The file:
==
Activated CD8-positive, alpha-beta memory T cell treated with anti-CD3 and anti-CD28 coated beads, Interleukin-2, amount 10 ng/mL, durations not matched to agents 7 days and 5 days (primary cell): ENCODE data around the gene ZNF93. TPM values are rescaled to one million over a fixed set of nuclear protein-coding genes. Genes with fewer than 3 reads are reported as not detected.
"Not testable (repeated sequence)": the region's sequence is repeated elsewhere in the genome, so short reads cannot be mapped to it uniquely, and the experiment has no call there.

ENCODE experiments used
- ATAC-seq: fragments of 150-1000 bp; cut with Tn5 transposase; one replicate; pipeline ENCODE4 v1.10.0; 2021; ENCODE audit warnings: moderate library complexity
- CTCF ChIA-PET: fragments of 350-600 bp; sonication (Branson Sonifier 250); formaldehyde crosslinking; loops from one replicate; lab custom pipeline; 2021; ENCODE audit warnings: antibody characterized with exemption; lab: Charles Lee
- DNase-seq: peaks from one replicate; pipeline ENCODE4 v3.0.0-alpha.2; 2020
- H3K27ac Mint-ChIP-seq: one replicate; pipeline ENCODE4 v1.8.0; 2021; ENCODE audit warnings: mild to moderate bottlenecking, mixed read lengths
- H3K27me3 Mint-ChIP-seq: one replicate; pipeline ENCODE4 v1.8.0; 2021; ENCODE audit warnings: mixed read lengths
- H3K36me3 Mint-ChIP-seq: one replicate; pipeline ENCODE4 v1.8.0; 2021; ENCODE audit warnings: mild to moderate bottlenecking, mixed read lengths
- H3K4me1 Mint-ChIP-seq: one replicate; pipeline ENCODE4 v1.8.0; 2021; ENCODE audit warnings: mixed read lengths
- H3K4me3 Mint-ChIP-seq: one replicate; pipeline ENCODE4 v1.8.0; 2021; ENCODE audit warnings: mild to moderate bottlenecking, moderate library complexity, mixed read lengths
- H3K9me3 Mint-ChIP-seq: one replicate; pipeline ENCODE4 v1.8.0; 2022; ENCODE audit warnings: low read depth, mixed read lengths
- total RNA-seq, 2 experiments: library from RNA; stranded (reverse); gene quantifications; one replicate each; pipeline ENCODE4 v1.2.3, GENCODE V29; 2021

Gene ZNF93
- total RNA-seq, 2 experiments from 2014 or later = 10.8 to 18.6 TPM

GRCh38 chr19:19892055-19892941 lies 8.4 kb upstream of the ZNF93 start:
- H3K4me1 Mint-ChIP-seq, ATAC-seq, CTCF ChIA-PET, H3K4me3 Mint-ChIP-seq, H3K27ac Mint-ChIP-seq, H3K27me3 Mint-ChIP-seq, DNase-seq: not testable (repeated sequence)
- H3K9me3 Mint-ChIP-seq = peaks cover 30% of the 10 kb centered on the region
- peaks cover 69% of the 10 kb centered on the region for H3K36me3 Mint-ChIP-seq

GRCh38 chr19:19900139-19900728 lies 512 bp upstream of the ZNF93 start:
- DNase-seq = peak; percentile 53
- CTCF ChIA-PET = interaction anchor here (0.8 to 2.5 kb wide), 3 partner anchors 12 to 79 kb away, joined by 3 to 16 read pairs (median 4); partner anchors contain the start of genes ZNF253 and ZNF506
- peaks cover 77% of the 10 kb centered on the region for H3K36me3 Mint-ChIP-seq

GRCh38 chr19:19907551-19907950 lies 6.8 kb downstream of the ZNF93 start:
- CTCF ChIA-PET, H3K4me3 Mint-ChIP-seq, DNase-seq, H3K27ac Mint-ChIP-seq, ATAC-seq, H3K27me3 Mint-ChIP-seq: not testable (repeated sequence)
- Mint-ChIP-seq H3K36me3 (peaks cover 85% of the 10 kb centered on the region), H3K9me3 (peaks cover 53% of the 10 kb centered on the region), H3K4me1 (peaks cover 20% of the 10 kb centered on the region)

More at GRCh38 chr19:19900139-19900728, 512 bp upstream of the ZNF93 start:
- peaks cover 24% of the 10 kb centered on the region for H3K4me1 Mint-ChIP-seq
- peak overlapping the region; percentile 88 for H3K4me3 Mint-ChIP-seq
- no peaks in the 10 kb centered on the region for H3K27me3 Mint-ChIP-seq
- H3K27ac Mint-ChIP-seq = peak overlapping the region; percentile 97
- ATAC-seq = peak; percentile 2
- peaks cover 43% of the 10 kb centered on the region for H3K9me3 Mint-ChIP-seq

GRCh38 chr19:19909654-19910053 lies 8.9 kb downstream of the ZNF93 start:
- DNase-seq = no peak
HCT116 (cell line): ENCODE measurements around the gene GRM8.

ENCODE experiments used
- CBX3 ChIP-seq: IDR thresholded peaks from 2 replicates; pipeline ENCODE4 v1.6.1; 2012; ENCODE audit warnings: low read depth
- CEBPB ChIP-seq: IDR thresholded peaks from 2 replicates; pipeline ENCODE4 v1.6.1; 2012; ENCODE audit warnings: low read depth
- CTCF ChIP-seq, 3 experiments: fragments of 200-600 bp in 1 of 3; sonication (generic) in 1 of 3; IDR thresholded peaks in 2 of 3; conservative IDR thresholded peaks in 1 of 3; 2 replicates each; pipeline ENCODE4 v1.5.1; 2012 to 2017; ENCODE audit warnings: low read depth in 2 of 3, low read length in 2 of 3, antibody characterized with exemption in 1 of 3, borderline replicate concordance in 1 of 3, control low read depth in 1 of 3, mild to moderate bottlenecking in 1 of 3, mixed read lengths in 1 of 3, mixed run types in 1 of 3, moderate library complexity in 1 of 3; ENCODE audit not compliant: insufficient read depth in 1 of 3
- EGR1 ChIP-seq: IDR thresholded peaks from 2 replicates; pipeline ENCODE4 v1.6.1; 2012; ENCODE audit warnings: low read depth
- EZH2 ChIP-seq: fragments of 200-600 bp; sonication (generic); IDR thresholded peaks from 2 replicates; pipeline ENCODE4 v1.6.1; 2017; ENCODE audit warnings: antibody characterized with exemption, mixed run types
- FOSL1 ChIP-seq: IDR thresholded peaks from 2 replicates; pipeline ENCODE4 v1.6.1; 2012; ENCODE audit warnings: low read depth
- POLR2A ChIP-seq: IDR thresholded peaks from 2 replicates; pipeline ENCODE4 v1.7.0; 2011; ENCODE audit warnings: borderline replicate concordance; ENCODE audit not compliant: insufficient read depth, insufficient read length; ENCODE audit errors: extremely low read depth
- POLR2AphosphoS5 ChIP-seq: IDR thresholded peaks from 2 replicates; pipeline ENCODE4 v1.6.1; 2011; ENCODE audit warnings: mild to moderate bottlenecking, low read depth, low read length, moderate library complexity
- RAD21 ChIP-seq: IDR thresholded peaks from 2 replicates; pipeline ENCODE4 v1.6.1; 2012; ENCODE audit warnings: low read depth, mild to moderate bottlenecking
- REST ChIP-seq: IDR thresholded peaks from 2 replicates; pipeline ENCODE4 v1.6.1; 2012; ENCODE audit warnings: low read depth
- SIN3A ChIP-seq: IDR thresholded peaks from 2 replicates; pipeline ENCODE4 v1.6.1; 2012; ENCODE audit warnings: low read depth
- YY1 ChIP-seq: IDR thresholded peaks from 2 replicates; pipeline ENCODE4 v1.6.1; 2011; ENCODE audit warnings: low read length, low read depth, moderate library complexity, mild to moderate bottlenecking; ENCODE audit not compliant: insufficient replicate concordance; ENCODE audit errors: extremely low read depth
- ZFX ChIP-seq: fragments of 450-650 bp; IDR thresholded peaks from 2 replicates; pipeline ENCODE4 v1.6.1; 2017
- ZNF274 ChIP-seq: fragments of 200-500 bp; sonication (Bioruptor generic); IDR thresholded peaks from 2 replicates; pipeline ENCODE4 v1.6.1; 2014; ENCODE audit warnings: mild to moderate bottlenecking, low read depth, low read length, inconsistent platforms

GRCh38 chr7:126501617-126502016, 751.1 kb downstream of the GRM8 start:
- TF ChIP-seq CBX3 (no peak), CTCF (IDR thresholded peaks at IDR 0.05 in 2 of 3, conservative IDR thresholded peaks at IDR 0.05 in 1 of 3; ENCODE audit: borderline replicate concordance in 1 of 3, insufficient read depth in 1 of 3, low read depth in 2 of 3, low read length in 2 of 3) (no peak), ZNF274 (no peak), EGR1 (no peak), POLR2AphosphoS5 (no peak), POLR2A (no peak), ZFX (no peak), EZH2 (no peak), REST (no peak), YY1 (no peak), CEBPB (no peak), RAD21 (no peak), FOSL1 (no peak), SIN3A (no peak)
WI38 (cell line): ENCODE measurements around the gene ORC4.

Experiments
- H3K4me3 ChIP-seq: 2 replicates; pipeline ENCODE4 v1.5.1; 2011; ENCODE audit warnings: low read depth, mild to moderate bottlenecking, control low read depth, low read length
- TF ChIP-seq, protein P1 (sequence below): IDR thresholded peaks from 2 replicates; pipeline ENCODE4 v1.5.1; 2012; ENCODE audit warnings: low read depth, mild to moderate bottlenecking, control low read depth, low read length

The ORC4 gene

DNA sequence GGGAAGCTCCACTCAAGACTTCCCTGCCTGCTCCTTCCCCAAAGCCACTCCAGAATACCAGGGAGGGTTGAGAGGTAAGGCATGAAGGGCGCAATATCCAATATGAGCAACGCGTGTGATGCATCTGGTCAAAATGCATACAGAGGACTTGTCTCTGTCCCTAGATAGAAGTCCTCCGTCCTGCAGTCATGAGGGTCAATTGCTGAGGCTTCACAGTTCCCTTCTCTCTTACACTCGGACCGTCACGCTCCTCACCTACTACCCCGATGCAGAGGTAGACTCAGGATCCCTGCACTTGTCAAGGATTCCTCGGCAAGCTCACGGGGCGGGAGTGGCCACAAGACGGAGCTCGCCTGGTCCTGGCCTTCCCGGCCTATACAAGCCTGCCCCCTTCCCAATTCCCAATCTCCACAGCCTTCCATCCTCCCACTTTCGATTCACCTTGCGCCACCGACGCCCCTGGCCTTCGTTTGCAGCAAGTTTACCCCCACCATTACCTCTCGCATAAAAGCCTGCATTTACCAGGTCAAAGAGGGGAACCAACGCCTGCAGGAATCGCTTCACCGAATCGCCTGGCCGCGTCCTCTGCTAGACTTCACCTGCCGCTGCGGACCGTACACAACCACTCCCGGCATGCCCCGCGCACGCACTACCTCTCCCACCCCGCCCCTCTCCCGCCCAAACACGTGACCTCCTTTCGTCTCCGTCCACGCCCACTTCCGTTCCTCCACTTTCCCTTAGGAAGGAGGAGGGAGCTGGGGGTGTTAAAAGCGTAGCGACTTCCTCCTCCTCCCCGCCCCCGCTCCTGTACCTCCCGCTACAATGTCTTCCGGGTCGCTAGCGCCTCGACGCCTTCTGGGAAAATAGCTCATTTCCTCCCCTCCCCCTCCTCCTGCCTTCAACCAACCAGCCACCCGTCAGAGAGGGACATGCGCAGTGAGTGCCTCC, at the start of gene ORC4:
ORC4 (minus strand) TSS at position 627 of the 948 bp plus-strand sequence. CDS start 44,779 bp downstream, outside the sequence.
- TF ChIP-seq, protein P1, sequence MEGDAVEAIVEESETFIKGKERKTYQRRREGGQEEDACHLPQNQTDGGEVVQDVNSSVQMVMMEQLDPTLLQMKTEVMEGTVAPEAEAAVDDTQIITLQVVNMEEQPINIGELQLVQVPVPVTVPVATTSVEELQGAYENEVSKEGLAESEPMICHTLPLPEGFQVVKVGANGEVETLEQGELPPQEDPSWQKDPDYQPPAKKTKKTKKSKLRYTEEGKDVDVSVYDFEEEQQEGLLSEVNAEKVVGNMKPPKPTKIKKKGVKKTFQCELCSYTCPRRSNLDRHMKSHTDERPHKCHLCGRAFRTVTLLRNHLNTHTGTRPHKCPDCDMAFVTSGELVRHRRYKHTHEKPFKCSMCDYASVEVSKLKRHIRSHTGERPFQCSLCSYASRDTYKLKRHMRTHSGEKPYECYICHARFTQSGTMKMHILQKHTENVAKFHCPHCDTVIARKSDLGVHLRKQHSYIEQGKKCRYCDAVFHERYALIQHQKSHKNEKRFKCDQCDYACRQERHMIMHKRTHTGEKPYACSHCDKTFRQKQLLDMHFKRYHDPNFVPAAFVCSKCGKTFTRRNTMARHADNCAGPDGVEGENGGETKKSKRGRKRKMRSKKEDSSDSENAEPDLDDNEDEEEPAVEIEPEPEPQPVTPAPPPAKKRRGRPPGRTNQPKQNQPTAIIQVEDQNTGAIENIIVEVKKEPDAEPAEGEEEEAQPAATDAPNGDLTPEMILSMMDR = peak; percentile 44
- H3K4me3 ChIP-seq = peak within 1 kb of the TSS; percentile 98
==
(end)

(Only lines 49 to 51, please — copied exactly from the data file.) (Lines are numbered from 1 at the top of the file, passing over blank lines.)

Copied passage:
- YY1 ChIP-seq: IDR thresholded peaks from 2 replicates; pipeline ENCODE4 v1.6.1; 2011; ENCODE audit warnings: low read length, low read depth, moderate library complexity, mild to moderate bottlenecking; ENCODE audit not compliant: insufficient replicate concordance; ENCODE audit errors: extremely low read depth
- ZFX ChIP-seq: fragments of 450-650 bp; IDR thresholded peaks from 2 replicates; pipeline ENCODE4 v1.6.1; 2017
- ZNF274 ChIP-seq: fragments of 200-500 bp; sonication (Bioruptor generic); IDR thresholded peaks from 2 replicates; pipeline ENCODE4 v1.6.1; 2014; ENCODE audit warnings: mild to moderate bottlenecking, low read depth, low read length, inconsistent platforms